In Sons of the Buddha Kamala Tiyavanich shows how the early experiences and upbringing of three Thai boys led to their developing into powerfully influential figures in the Theravadin world.
All Buddhist masters were once children, just like you and I. In Sons of the Buddha Kamala Tiyavanich shows how three prominent Thai Buddhists of the 20th century — Ajahns Buddhadasa, Panya, and Junmien — were shaped by the social, religious, and political standards of their youthful years.
Using their own words and other source material (listed at the end of the text) Tiyavanich crafts three parallel stories to provide readers with an engaging portrait of southern Thai Buddhism before the modernization and Westernization of Thailand. The introduction sets the stage by providing a significant view of each Ajahn’s (Bhikkhu’s) impact on the modern state of Thai Buddhism. We see how each became an active teacher, took a stand for greater morality, and how each reinvigorated the use of everyday experience in teaching the Buddha-Dhamma.
Starting with Ajahn Buddhadasa, likely the most well known 20th century Thai bhikkhu to those of us in the West, we learn of his parents, their place in society, his childhood in the village, and something of the social structure of that period on the southern Thai peninsula.
Junmien’s father insisted he practice meditation while still a young boy, intent on teaching him the mental discipline he believed necessary for success in life
As an infant Buddhadasa was named Ngaum (“cave high up on a mountain”) by a respected monk. We learn that young boys often spent a significant amount of time at the local Wat (monastic temple) and often lived there for a significant amount of time, working to help maintain the Wat by cooking and cleaning. This was often the boys’ first opportunity to get any formal education. It was only later, when Ngaum had become a Bhikkhu that he was given the name Buddhadasa (servant of the Buddha). As with most young men at the time Ngaum entered the monastery for a temporary period at age 20. Yet, because of his parents being shopkeepers and having books, Ngaum was already well read and practiced in debating Dhamma when he entered the monastery. He found life as a monk suited him, and his Dhamma talks were very well received by the elder residents.
Ajahn Panya (boyhood name Pan) was still a young monk when he came to Ajahn Buddhadasa’s forest monastery for the rains retreat in 1936. The two bhikkhus became friends and maintained their friendship until Buddhadasa’s death in 1993. His boyhood was filled with stories told by his grandmothers, and in this way he learned a great deal of “folk wisdom” which, at that time was full of tales illustrating morality (sila). As a young man he tried making his fortune in the world outside his village and wherever he would find work he would quickly learn that this was not for him. Time and again his path would lead him to the local monastery of the region. Eventually, he learned that the life of a monk was what best suited him.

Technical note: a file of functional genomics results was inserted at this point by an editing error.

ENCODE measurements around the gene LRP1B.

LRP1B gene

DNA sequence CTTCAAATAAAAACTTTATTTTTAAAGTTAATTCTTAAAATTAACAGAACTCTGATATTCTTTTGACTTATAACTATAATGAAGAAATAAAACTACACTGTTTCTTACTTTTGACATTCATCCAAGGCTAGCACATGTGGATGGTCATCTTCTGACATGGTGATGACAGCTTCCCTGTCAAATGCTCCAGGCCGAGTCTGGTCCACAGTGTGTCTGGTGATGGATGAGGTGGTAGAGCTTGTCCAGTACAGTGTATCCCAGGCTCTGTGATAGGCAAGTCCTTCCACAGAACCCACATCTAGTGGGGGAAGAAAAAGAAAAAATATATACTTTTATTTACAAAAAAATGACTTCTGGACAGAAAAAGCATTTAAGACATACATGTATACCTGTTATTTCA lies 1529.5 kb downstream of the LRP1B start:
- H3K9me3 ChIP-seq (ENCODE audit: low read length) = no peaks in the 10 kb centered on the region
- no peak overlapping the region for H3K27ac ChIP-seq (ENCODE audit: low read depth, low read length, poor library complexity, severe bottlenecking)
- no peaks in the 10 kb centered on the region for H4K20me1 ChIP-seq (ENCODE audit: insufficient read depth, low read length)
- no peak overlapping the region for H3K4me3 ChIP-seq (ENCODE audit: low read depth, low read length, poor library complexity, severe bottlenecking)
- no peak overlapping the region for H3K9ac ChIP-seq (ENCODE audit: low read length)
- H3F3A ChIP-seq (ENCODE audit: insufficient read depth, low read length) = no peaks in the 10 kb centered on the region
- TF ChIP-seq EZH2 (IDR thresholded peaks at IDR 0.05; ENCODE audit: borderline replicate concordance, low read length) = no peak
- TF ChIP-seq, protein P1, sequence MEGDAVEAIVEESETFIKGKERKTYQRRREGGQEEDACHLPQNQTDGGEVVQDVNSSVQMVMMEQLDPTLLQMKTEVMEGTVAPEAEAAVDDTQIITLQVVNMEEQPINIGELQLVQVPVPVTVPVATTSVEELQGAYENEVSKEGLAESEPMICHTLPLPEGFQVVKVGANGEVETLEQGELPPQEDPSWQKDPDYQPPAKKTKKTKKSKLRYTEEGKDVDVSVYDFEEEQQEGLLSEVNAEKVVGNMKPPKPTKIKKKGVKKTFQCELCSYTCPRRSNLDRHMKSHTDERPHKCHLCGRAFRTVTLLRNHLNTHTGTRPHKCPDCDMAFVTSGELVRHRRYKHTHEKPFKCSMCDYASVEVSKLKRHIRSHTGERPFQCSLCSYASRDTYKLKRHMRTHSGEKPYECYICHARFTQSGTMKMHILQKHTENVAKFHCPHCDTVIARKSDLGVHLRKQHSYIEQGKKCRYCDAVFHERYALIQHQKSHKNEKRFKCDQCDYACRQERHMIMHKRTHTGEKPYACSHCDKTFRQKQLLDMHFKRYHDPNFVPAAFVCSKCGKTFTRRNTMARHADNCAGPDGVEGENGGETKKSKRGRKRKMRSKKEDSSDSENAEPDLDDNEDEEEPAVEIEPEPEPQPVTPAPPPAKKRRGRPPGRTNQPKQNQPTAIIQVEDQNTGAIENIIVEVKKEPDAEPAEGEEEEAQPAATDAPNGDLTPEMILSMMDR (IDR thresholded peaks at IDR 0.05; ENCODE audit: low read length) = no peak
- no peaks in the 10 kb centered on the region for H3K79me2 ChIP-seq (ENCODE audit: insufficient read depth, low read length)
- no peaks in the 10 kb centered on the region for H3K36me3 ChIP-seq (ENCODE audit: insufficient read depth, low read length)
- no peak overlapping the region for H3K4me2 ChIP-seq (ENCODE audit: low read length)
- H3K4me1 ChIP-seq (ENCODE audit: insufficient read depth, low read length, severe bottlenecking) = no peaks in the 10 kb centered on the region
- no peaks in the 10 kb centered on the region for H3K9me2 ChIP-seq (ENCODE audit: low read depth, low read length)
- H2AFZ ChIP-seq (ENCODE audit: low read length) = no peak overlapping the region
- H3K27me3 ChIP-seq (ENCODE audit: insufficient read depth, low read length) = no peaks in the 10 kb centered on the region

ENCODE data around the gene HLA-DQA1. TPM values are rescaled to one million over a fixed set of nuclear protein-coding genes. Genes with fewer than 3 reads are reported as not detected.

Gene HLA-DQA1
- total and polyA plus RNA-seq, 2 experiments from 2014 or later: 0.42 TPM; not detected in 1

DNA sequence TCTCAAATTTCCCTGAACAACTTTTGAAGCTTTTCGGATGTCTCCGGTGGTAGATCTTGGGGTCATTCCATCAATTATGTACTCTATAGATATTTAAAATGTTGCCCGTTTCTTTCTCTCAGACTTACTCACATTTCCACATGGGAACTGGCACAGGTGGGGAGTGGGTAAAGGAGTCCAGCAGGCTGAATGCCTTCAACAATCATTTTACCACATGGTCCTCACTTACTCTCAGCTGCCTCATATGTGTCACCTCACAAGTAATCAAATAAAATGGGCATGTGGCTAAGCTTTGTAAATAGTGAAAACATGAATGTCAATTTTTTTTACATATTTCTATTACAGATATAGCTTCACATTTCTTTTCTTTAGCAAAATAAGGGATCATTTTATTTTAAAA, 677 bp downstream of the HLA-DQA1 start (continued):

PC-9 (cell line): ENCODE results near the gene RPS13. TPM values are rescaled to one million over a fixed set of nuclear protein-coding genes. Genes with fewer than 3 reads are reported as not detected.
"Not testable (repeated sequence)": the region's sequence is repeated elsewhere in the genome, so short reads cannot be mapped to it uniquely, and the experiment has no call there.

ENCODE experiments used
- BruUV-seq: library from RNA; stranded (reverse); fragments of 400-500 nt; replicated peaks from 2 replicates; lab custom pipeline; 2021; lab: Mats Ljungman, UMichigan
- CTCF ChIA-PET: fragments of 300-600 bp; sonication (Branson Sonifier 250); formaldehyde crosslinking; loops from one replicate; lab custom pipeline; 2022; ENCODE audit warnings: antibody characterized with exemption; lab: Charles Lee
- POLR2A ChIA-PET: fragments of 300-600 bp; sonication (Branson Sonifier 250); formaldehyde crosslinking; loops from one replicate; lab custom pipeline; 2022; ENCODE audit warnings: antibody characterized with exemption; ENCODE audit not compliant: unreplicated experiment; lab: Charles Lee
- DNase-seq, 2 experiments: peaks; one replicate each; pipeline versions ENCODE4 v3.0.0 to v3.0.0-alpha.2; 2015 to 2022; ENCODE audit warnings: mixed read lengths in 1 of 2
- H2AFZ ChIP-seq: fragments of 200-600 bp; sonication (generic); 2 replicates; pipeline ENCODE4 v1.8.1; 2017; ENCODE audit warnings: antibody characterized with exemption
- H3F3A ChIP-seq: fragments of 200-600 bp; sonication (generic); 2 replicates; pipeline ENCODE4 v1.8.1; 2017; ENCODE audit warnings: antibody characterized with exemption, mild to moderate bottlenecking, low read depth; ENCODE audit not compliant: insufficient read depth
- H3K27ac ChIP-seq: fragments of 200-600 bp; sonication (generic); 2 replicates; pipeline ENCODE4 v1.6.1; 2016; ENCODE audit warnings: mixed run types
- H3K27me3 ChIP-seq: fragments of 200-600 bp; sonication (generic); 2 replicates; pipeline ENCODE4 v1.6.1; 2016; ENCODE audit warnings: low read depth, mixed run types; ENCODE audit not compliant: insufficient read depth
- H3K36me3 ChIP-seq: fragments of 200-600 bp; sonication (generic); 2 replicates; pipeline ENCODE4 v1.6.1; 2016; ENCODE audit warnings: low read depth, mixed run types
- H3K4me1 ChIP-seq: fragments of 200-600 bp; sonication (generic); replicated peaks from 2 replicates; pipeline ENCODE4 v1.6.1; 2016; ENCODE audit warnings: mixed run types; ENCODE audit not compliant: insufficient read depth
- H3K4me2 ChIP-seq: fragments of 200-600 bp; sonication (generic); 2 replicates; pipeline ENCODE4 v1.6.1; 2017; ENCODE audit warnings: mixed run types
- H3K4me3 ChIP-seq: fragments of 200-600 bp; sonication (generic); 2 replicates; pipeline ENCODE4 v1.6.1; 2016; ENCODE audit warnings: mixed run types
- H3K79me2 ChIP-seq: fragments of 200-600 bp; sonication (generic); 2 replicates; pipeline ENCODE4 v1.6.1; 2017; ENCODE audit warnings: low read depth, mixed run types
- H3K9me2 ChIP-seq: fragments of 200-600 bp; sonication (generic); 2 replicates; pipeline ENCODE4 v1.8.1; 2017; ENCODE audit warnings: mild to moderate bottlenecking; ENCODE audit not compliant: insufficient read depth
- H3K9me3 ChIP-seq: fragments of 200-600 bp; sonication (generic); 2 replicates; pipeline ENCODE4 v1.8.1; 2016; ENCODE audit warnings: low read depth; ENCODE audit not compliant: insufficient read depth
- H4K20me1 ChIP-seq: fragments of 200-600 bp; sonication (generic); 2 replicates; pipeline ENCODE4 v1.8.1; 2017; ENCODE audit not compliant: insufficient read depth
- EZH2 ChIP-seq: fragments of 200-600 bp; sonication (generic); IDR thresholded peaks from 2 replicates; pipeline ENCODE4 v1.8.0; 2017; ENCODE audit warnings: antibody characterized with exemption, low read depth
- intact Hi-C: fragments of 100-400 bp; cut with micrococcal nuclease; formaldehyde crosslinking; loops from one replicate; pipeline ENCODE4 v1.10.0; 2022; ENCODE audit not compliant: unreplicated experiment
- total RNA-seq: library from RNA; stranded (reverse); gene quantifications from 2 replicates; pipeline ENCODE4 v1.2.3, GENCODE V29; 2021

The author does not indicate that Ajahn Junmien’s life path crossed that of Buddhadasa or Panya except in that his story shares many parallels with that of the others. Junmien’s father insisted he practice meditation while still a young boy, intent on teaching him the mental discipline he believed necessary for success in life. He also taught Junmien many gathas (invocations) that could be used to see the him through difficulties in life. Because of his father’s strong influence Junmien developed great courage and ability at whatever he undertook. At one point the author relates that Junmien was singled out by his parents from his five siblings, for they felt he had the greatest potential of all their children. Their expectations of him where much higher and they pushed him much harder than the other children. From age eight Junmien began studying any books available at the local monastery, eventually working his way through much of the Tripitika before becoming ordained.
There is humor, sadness, and an abundance of lessons in this seemingly simple narrative.
The stories are engaging, and while reading Sons of the Buddha the pages flew by. I was continually brought to consider my own rural boyhood, to compare my early experience with that of Ngaum, Pan, and Junmien. Their family relations, their trials, and their mischief are all related to who they became as Buddhist monks. I too find that in looking back to my boyhood there were formative conditions and experiences that are still producing fruit now that I’m walking the Buddhist path.
Sons of the Buddha is not an overtly didactic book. There is humor, sadness, and an abundance of lessons in this seemingly simple narrative. Kamala Tiyavanich weaves three life-stories together, not always gracefully or with the polish of a seasoned storyteller, but effectively showing the salt and grit of three boys’ rough-and-tumble experience. It is an enjoyable read pointing to the value of reflecting on one’s upbringing — pointing to the Dhamma that is in each of our lives if we take the time to look and consider how we’ve come to be who we now are.
Title: Sons of the Buddha: The Early Lives of Three Extraordinary Thai Masters
Author: Kamala Tiyavanich
Publisher: Wisdom Publications, 2007
Priyamitra was ordained in the Western Buddhist Order/Trailokya Bauddha Mahasangha Sahayaka Gana in 2005.
He lives in Spokane, Washington where he is active as a prison Dharma volunteer.
In February and March 2009 he will be fulfilling a life-long ambition of going on pigrimage in south Asia.